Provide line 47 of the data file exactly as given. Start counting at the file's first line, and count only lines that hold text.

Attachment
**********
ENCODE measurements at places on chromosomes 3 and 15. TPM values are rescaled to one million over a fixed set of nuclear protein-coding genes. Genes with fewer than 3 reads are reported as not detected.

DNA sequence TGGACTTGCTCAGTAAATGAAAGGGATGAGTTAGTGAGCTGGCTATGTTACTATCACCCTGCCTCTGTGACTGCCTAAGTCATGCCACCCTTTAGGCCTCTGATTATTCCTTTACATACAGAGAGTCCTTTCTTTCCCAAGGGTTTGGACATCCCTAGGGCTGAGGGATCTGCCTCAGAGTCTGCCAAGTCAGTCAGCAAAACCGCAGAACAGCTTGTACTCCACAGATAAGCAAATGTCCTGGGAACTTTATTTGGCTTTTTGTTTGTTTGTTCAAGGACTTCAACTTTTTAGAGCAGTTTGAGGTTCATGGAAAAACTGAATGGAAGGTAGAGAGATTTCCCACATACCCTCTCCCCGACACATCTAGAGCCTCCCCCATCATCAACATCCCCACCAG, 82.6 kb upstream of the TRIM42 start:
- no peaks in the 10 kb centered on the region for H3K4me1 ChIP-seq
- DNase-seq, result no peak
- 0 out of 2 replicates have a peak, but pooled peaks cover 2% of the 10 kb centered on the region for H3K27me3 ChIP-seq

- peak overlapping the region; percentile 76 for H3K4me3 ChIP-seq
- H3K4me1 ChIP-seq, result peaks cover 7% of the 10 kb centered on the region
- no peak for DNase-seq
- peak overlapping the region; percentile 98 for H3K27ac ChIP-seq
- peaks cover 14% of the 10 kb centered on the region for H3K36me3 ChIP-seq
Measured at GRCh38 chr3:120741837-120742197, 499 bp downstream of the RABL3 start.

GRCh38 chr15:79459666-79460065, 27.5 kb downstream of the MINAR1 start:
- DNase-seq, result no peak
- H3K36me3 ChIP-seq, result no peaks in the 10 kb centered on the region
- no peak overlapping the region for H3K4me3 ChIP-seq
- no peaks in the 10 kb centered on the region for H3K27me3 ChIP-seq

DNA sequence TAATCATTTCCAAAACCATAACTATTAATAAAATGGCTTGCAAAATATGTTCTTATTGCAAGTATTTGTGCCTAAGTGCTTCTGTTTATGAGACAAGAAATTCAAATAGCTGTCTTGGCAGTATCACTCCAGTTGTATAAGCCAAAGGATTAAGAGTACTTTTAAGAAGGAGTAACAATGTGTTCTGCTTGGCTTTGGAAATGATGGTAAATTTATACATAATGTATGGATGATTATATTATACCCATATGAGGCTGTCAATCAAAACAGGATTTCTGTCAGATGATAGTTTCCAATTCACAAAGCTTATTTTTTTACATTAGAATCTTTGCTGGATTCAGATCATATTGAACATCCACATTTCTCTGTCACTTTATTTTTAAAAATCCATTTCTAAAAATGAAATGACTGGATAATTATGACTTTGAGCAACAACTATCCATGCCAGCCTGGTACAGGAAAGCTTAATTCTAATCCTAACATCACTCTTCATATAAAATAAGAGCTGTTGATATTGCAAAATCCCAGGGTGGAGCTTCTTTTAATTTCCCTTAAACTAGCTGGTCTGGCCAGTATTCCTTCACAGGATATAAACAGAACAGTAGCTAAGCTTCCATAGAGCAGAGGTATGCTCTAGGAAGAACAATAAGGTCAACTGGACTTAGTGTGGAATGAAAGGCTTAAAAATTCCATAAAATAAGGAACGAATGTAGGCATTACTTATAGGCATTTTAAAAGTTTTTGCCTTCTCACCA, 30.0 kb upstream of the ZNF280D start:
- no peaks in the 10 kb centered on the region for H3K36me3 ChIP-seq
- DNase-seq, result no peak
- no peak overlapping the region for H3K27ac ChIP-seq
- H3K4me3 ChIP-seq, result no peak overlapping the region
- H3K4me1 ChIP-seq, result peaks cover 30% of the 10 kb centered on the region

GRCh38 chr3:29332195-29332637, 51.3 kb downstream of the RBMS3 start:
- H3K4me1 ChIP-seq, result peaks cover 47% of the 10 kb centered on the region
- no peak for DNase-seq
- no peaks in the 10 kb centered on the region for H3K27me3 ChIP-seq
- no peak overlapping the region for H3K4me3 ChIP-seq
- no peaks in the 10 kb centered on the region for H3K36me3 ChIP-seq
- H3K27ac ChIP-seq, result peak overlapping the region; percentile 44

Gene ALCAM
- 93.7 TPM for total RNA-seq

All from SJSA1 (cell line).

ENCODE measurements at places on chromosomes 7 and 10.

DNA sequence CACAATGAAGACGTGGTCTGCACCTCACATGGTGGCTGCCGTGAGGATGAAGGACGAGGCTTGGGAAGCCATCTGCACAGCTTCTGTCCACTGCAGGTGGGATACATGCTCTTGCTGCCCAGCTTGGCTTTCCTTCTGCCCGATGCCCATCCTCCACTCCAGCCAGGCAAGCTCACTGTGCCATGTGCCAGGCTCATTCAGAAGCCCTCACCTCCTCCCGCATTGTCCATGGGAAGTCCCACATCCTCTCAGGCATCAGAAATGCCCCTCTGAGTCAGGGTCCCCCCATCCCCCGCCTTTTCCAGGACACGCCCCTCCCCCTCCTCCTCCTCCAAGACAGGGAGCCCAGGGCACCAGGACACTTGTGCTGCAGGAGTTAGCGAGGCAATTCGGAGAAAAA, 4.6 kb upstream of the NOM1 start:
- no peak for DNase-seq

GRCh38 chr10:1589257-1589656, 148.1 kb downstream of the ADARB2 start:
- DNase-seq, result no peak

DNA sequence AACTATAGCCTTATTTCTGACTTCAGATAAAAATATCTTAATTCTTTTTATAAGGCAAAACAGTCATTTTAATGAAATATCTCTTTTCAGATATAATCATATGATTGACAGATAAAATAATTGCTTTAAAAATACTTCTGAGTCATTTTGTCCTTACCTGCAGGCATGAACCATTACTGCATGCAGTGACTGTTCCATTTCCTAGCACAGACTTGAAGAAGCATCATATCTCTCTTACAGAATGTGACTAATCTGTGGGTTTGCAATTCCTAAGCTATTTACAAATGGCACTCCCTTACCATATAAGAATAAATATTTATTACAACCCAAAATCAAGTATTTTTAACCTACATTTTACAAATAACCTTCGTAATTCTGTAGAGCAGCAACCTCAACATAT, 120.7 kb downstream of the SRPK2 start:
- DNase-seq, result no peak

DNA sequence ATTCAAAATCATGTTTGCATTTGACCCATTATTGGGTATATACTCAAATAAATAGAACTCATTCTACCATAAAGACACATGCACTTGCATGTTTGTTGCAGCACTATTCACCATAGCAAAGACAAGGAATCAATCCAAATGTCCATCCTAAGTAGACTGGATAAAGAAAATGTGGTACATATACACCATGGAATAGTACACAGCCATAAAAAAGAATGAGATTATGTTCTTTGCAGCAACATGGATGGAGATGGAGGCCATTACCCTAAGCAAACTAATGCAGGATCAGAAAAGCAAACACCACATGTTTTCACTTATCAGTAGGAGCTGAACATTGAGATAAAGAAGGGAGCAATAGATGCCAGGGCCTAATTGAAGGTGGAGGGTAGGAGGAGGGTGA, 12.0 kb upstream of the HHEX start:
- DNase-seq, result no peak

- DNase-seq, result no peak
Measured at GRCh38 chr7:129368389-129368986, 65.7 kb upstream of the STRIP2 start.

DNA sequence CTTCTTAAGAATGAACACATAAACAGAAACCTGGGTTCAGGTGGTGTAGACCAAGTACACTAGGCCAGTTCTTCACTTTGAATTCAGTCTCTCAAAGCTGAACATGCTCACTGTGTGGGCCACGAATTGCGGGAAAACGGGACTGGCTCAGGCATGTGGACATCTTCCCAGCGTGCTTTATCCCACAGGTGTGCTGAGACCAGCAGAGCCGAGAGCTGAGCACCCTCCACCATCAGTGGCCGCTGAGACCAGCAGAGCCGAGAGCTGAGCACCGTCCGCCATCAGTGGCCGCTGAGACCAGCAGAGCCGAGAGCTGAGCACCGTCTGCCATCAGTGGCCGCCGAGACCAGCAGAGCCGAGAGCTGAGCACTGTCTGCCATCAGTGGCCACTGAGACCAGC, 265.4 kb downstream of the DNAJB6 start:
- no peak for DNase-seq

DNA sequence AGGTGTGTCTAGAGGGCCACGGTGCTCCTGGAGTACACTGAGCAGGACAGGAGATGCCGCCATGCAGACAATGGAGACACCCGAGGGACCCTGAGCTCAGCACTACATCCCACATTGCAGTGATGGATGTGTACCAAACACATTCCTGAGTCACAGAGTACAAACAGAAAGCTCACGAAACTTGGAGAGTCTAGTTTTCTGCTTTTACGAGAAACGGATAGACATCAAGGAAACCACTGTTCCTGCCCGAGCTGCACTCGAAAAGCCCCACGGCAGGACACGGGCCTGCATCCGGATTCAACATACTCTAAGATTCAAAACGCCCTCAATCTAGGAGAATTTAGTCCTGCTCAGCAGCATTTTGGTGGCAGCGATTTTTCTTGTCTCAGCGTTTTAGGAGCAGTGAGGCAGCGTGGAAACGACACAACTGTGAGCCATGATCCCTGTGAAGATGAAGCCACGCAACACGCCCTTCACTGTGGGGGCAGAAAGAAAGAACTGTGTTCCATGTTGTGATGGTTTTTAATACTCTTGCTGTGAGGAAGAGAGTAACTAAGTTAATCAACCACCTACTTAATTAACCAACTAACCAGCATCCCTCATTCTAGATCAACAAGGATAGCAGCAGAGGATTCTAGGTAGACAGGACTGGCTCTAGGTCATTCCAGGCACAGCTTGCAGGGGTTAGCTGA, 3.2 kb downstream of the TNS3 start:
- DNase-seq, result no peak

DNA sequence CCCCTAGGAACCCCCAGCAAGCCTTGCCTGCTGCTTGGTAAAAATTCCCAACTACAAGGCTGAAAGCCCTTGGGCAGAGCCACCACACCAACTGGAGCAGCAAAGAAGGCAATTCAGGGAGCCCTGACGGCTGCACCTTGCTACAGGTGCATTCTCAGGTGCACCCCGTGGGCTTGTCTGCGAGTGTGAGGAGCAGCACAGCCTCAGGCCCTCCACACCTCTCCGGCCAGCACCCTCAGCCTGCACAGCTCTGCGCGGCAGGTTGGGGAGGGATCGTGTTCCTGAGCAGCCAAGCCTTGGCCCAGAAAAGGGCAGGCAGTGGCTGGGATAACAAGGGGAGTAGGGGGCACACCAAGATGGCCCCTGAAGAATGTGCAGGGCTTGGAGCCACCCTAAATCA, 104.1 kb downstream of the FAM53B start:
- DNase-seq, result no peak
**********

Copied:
- DNase-seq, result no peak